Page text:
Talk About Postpartum Depression

Pregnancy and having a baby may be the happiest times in a woman’s life. Celebrations, doting friends and family and the excitement of adding a sweet, cuddly tiny human to your household can launch you into a level of delight unmatched by anything else.

But what happens when you suddenly don’t feel so joyful? And loneliness, uncertainty and anxiety creep into your well-being? What is wrong with you? Why do you feel exhausted, helpless, guilty or just not yourself?

As part of its focus on Mental Health Awareness Month, Baptist Health South Florida hosted a Facebook Live discussion to talk about postpartum depression.

Prevalence of Postpartum Depression

Postpartum depression affects one in seven women, according to the American College of Obstetricians and Gynecologists. Alejandra Salazar, M.D., an obstetrician and gynecologist with Baptist Health Medical Group, says that while 14 percent of women experience varying levels of postpartum depression, only 10 percent report it to their doctor.

Dr. Salazar urges her patients and other women to speak up about their bothersome mental feelings, even if the baby hasn’t yet been born. Peripartum depression is less known about but almost always continues through the postpartum phase. If dealt with early, she says, postpartum depression can be managed, if not avoided altogether.

The American College of Obstetricians and Gynecologists issued itsguidance on screeningfor postpartum depression in October 2018, recommending that allobstetric-care providers complete an assessment of mood and emotionalwell-being during the comprehensive postpartum visit for each patient, even ifa patient has been screened for depression and anxiety during pregnancy.

Signs of Postpartum Depression

Those screenings will likely uncover potential problems and risks, but Grace Jimenez, a Behavioral Health manager at Baptist Health, says it can be up to the woman or her loved ones to alert her doctor to red flags. Some symptoms of peripartum and postpartum depression include:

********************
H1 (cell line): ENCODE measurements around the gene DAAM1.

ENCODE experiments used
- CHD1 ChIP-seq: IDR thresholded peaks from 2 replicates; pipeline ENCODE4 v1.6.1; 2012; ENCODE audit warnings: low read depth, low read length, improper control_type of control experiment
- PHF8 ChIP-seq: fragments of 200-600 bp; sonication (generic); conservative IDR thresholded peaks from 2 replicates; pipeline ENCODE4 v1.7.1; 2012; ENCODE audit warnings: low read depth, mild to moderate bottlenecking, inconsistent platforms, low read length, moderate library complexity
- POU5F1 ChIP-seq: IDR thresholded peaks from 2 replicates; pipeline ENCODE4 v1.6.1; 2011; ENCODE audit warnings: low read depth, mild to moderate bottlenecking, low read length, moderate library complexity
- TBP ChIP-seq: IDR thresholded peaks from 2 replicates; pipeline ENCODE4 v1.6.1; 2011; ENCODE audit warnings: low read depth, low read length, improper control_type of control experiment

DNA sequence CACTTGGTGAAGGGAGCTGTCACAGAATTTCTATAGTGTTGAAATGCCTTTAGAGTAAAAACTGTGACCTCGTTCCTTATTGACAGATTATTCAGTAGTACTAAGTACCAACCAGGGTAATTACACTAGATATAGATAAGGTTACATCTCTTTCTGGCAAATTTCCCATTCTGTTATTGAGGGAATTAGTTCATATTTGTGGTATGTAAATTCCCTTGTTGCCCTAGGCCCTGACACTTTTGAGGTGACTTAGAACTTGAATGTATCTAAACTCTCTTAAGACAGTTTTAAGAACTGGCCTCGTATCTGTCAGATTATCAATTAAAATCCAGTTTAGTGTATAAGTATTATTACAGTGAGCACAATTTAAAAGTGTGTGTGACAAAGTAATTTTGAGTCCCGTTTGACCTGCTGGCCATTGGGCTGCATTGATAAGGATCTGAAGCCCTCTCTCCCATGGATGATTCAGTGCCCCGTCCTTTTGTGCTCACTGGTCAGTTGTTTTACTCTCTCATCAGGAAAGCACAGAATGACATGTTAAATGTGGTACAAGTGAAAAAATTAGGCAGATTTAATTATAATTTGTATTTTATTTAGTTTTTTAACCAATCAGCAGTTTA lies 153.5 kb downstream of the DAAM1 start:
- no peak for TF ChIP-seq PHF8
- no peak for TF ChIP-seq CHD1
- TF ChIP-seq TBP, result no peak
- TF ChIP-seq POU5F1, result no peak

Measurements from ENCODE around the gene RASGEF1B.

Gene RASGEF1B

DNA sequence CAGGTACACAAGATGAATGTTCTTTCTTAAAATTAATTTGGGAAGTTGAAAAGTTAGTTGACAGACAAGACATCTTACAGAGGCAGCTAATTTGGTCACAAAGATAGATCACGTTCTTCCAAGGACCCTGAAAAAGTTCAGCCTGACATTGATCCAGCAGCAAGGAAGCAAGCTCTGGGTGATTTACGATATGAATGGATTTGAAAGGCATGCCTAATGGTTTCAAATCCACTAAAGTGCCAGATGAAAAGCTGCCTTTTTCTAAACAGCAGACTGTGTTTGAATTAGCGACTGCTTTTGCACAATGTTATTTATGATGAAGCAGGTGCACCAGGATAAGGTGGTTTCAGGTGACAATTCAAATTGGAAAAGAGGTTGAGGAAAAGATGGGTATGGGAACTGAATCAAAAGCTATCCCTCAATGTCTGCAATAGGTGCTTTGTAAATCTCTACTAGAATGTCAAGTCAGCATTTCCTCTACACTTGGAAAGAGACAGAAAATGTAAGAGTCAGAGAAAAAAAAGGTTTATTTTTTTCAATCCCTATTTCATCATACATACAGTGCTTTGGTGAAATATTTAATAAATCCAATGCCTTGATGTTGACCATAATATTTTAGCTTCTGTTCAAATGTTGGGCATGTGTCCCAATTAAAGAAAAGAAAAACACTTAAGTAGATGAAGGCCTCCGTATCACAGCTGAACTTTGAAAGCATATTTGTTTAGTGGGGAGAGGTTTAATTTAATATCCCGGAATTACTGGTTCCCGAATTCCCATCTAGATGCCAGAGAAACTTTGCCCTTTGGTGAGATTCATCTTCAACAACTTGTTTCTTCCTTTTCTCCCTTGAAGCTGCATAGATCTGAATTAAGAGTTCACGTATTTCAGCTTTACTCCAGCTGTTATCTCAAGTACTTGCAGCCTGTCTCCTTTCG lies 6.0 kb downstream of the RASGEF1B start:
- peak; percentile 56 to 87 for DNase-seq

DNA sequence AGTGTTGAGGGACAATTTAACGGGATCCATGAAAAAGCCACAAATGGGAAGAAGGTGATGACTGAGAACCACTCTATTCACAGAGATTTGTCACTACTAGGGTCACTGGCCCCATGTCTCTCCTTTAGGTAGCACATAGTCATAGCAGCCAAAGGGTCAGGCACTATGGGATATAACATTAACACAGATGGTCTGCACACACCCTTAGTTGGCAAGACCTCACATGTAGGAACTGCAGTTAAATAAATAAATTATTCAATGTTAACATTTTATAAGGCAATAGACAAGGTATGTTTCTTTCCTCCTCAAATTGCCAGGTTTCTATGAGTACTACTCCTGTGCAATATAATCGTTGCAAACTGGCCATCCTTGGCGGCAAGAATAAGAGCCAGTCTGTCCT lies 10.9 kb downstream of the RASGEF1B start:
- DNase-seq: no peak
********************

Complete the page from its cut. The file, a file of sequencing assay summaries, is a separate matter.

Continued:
• Physical fatigue or exhaustion
  • Not wanting to do anything
  • Feelings of guilt
  • Sad thoughts
  • A sense of not connecting with the baby
  • Just not feeling right
Seek Help for PostpartumDepression Symptoms

While many of these symptoms mirror the normal stress signalsassociated with pregnancy and having a new baby, Ms. Jimenez says that whenthey become too much to handle, it’s important to talk with your doctor or seekthe help of a therapist or behavioral health specialist.

Dr. Salazar adds that there are physiological reasons for experiencingsome of the above signs. Progesterone and estrogen levels plummet in a shorttime following the birth of the baby to their pre-pregnancy levels, she says.But if these feelings last beyond the first two weeks after delivery, whenhormones level off, she recommends speaking to your doctor.

If after two weeks, you can’t sleep, you’re eating too much or too little, experience anxiety that doesn’t go away or increases, or you consider harming yourself or your baby, Dr. Salazar urges you to seek professional help immediately. That help can come from your OB/GYN, a family doctor, or a mental health professional.

Ms. Jimenez says an online appointment with a behavioral healthspecialist through Baptist Health’s Careon Demand for Behavioral Health is also an option.

History of Mental Health Issues andPostpartum Depression

She says that for women who have a history of mental illness, anxietyor depression, discussing this history with your doctor at your first prenatalvisit will help determine whether antidepressants or other medications shouldbe changed, as it’s not always necessary to discontinue their use. 

Help for Postpartum Depression

Postpartum depression can be treated. Both Dr. Salazar and Ms. Jimenezsay therapy is key, while medications can offer additional relief. Ms. Jimenezrecommends involving the family in therapy as well, so they can learn how tosupport the person with postpartum depression.

Community Resources and SupportGroups

Once the underlying depression is uncovered and managedthrough therapy or medication, or if you feel you need additional support tohelp you adjust to your role as a new parent – even if you have other children– community resources are available. Baptist Health offers newparent support groups and other groups, such as Postpartum Support International, exist.

Ms. Jimenez offers these words of advice to anyone hesitantto speak to someone about their postpartum depression: “Take care of yourself,so you can take care of your baby.”

Dr. Salazar echoes that sentiment and adds that you can give yourself permission to feel what you feel. “Don’t compare yourself to anyone else,” she said. “This is your journey.”

Watch our Facebook Live session on postpartum depression. 

Healthcare that Cares

With internationally renowned centers of excellence, 12 hospitals, more than 27,000 employees, 4,000 physicians and 200 outpatient centers, urgent care facilities and physician practices spanning across Miami-Dade, Monroe, Broward and Palm Beach counties, Baptist Health is an anchor institution of the South Florida communities we serve.

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